Since 1997, MAB has gone from river to river, organizing families and providing them with information about their rights, how to fight back and advocate for policies for alternatives to dams. MAB advocates that instead of building new dams, the government could use the funds more wisely by upgrading the turbines of existing power plants. “But Brazil is seen as the Saudi Arabia of the future. The government believes that we can produce three times more energy,” said Leonardo. Currently, Brazil produces approximately 150 GigaWatts of energy, and the new dams could produce an extra 267 GigaWatts of electricity.

The extra kilowatts of energy that the new dams will generate will not be for Brazilian communities, but to accommodate the needs of extractive industries. In addition to public funds to build the new hydropower dams, the government also provides mines and agrofuels plantations with energy at a subsidized rate and with plenty of water. Yet the dam construction comes with a high price tag, costing millions of rural families their livelihoods and reshaping the face of the environment.

The life of the atingidos The word atingidos literally means affected. In Brazil, there are millions who have been affected by the construction of a dam, a mine, a highway, or a football stadium. The word atingido also represents a socio-political condition, because the majority of atingidos are displaced by a “development” project that about which they weren’t consulted and from which they often don’t benefit . “The most affected are working class families in rural and peri-urban communities,” our colleagues from MAB say. In rural areas, for instance, the atingidos are peasants whose livelihoods are just enough to get by. They live in communities that don’t have paved roads, schools or health clinics.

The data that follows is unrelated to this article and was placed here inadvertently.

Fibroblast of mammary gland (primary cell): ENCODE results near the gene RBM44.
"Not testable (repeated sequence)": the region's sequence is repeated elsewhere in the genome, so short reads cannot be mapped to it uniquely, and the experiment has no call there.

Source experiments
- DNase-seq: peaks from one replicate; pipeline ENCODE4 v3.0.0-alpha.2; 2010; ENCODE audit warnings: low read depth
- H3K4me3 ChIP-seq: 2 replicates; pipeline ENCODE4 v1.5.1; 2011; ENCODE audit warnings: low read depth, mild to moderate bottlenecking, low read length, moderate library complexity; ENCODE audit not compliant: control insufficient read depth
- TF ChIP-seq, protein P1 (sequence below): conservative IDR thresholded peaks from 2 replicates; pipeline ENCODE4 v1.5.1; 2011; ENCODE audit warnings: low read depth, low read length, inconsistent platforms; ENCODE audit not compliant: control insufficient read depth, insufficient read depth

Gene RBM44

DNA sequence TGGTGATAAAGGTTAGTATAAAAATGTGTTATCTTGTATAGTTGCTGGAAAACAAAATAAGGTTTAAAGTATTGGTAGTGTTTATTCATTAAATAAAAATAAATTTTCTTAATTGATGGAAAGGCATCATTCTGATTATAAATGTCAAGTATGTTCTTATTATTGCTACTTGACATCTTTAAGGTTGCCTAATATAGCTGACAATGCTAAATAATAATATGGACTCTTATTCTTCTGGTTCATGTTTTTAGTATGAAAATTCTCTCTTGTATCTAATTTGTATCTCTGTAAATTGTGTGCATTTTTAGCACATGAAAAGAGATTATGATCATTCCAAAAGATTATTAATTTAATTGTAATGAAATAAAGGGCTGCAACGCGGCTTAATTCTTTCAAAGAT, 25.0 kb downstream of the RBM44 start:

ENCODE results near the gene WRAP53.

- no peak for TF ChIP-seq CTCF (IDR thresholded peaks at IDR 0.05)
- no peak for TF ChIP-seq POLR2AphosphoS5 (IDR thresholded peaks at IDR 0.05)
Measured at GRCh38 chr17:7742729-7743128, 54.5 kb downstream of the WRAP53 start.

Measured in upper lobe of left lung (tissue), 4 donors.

To weaken the resistance of local families, the government offers them promises of “development” and a better future thanks to the dam. The reality, however, is quite different. Instead of a brighter future, once the dam wall is constructed and floods their land, the atingidos are forced to start over from scratch. Many are pushed to live in the cities while they await their promised resettlement on land on which they can grow food and resume their lives. Others choose to stay, yet it is all-too-common that families whose houses have been submerged by the dam’s reservoir to live without electricity, despite their proximity to the hydroelectric dam. Adding insult to injury, those who do have access to electricity are forced to pay higher rates than the mining companies or industrial farms who are the real beneficiaries of the dam’s power and water transposition.

MAB: Forming new leaders from Brazil and Latin America In the coming days, MAB is hosting a group of 30 organizers from dam-affected communities in Latin America. The training will provide organizers with new tools to protect water and land rights of peasants and indigenous communities. Also, the event will help to strengthen the coordination between different communities. Representatives from Mexico, Honduras, Peru, El Salvador, Panama and Colombia will be represented in the 10-day event this month in Brazil, before the Rio+20.